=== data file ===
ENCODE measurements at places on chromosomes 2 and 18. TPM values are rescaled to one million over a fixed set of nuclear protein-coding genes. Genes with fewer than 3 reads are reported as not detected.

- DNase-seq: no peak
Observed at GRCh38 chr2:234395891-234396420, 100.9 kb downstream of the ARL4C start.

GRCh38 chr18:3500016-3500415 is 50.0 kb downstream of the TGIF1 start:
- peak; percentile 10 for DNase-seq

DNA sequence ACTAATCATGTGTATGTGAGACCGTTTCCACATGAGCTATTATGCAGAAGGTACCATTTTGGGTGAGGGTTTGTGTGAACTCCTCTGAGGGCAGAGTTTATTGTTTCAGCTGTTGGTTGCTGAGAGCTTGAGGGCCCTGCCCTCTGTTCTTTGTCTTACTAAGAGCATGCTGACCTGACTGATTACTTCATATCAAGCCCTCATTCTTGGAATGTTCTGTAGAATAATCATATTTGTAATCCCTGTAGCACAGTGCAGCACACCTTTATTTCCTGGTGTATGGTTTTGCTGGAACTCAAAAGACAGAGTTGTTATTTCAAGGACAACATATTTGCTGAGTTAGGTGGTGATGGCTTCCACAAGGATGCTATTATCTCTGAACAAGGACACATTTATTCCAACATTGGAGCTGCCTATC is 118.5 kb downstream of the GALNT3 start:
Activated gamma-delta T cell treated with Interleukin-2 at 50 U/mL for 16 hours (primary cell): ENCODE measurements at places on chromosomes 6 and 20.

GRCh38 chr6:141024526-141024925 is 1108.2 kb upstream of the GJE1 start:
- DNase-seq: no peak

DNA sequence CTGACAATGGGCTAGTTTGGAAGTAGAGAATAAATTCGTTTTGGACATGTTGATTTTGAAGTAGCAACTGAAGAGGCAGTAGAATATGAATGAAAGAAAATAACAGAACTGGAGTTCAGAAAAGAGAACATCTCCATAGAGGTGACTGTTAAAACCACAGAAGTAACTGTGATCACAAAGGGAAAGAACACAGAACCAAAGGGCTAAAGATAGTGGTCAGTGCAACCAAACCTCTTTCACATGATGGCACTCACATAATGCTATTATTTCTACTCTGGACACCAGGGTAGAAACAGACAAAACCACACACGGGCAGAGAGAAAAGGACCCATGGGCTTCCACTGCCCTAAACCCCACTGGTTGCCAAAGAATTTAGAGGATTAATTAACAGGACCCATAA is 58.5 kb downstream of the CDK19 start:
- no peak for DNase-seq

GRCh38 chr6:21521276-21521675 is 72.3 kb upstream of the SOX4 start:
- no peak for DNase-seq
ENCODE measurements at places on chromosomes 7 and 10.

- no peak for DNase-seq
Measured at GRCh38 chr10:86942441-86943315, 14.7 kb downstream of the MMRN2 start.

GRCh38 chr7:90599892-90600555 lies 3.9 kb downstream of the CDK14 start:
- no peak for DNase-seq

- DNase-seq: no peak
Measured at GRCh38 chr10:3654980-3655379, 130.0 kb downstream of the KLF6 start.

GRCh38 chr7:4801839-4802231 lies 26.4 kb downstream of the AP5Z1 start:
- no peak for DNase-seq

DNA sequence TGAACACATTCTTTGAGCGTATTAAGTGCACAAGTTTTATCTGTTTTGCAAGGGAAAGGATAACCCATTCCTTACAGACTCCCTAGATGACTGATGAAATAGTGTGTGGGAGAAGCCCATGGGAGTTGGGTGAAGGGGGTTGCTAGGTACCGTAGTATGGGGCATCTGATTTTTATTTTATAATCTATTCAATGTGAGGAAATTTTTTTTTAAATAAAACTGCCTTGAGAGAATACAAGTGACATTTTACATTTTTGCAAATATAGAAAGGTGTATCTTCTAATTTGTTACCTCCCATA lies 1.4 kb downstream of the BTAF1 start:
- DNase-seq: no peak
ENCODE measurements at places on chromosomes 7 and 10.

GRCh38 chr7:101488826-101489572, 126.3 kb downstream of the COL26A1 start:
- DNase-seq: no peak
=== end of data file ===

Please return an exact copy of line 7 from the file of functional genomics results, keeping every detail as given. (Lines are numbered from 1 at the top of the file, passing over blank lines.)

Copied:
Activated gamma-delta T cell treated with Interleukin-2 at 50 U/mL for 16 hours (primary cell): ENCODE measurements at places on chromosomes 6 and 20.